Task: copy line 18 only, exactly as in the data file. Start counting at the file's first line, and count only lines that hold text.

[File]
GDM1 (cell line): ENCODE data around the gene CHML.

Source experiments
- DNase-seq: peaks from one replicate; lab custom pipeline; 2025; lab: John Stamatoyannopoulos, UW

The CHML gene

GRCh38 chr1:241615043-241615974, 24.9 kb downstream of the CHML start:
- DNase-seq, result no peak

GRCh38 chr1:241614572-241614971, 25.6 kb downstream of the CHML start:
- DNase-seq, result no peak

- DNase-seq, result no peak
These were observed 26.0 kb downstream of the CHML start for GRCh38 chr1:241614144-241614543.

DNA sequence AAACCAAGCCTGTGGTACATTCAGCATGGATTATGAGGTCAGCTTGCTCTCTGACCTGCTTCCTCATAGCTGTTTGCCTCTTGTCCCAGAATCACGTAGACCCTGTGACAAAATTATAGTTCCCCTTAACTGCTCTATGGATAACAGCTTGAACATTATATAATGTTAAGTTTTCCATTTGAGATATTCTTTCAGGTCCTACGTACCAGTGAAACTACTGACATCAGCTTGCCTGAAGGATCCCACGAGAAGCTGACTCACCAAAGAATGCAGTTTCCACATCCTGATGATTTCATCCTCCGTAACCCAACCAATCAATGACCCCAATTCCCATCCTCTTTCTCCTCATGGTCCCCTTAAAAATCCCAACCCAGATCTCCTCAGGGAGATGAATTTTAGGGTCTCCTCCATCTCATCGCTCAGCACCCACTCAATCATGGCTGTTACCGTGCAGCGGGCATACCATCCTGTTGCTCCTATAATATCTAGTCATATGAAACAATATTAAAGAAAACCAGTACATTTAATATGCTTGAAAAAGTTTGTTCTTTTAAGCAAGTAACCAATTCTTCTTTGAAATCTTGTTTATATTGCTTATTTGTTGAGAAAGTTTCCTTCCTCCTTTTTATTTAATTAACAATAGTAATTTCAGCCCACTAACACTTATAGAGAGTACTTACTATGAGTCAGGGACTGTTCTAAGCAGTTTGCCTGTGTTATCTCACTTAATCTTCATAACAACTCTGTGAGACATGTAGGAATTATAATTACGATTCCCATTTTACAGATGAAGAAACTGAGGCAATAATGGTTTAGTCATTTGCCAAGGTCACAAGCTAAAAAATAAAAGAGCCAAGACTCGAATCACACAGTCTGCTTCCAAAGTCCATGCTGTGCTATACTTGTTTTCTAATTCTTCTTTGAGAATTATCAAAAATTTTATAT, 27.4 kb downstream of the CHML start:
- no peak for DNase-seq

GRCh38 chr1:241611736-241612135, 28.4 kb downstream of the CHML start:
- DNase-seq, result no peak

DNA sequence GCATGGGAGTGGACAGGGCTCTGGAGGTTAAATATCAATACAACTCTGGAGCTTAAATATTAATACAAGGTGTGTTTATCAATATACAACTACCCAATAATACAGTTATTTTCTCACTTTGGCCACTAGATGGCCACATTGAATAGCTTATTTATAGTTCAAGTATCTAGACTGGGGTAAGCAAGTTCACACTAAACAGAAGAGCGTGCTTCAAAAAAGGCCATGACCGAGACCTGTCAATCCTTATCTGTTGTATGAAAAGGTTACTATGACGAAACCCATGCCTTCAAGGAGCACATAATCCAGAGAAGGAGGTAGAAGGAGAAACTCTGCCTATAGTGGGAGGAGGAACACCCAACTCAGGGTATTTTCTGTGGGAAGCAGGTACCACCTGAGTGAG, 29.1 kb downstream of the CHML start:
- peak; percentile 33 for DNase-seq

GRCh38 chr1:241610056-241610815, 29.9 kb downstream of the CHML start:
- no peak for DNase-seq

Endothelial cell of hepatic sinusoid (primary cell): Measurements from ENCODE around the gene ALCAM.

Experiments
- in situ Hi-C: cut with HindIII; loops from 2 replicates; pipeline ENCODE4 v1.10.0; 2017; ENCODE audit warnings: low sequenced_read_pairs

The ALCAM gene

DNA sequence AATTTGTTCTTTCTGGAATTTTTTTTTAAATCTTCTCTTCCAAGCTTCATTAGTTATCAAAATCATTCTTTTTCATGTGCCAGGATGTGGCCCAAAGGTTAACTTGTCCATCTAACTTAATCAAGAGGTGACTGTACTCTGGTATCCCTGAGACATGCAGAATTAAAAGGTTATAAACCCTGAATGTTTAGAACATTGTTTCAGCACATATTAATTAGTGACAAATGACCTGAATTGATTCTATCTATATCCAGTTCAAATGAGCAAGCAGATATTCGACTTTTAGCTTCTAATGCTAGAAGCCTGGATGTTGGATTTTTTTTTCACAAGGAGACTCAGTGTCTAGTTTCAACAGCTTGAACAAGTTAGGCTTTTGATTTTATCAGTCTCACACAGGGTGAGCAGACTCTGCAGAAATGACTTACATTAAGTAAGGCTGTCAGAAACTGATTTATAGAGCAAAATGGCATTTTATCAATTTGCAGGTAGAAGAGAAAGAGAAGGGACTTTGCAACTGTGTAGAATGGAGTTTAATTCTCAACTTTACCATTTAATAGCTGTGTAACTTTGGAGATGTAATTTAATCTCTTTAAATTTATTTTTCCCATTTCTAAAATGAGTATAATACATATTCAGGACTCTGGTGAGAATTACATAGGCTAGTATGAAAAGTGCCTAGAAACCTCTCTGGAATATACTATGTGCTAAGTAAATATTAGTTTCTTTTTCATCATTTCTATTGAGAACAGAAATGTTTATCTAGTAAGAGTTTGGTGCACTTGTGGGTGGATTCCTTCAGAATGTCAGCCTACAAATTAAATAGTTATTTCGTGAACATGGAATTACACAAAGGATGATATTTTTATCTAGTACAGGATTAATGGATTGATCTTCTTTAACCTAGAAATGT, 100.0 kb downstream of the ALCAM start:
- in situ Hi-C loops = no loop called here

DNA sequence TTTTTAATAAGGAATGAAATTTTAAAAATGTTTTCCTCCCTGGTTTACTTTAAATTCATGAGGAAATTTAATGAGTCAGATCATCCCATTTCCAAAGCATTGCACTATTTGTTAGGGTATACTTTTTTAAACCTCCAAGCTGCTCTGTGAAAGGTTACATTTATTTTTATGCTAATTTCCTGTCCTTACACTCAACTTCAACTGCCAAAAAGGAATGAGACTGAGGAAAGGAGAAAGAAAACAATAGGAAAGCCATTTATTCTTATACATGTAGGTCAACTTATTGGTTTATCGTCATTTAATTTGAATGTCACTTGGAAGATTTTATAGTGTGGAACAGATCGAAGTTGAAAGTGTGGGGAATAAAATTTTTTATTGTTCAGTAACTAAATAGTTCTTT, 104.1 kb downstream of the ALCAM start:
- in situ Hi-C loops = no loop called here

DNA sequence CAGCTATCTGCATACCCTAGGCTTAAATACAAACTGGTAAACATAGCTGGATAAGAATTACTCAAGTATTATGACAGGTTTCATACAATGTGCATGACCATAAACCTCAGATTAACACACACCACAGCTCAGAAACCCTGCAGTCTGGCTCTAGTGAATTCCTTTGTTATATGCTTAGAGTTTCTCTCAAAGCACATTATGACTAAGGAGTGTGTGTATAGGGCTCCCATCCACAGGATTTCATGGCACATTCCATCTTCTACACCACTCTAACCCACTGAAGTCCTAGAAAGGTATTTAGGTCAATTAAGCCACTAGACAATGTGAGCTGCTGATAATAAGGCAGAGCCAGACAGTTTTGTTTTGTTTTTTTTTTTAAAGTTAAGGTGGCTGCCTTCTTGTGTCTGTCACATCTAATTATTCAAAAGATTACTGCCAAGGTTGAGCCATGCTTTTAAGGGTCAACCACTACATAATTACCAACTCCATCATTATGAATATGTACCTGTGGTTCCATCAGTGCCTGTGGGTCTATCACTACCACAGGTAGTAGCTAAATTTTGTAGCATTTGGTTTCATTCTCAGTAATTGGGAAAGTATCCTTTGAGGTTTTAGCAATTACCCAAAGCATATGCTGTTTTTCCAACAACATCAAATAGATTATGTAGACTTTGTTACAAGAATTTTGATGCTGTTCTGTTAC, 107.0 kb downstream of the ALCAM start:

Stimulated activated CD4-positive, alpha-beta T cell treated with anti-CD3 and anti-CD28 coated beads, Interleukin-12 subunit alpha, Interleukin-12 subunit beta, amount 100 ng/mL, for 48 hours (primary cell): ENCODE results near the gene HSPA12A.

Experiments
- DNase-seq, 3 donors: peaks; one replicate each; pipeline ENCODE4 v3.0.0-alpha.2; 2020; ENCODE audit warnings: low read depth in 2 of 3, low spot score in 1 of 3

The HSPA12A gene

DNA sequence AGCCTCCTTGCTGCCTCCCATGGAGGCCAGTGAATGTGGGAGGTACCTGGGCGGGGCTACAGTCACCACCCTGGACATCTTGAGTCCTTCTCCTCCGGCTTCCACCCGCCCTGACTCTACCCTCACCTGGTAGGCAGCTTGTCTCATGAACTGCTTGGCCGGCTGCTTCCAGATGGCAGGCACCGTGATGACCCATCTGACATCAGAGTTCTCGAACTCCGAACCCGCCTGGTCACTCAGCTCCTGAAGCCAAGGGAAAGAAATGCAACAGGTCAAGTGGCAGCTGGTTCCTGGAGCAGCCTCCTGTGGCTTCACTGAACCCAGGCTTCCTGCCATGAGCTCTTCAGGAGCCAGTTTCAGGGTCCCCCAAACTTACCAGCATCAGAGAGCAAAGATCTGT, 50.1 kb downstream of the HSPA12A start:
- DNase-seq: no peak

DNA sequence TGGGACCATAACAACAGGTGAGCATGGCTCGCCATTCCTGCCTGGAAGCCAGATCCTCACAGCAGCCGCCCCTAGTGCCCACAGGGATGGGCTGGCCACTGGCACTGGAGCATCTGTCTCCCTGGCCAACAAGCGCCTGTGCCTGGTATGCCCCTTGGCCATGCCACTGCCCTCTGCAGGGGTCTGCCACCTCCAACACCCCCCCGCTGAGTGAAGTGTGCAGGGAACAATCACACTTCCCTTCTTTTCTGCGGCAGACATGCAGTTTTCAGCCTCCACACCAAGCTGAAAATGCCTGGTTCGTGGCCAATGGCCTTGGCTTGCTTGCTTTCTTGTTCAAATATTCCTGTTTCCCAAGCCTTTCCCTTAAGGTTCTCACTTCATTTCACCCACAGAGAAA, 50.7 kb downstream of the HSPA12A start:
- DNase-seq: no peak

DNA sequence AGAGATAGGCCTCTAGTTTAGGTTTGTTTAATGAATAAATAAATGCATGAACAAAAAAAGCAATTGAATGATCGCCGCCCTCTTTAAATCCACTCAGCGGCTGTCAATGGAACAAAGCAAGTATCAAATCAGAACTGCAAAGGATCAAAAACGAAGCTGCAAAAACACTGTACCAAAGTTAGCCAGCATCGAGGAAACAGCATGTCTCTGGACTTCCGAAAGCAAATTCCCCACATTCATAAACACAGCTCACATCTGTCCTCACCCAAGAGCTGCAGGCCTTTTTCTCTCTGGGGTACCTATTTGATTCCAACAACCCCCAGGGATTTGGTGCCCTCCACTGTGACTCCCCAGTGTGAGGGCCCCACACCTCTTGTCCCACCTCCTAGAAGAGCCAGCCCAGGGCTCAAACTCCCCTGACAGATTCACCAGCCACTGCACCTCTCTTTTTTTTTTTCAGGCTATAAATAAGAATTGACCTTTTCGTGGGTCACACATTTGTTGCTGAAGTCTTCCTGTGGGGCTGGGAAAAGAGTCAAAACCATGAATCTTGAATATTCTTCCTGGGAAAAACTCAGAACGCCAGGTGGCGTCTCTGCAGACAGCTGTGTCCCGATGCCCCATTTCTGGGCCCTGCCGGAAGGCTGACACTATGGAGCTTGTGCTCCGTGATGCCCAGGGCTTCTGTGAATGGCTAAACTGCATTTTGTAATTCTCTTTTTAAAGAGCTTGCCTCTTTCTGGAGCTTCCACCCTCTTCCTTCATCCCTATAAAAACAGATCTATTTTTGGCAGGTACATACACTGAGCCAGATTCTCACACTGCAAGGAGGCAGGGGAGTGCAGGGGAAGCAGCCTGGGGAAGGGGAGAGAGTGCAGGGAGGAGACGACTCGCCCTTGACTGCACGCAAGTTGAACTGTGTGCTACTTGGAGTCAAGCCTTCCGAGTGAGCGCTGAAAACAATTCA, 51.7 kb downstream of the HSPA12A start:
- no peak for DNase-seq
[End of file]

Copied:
- no peak for DNase-seq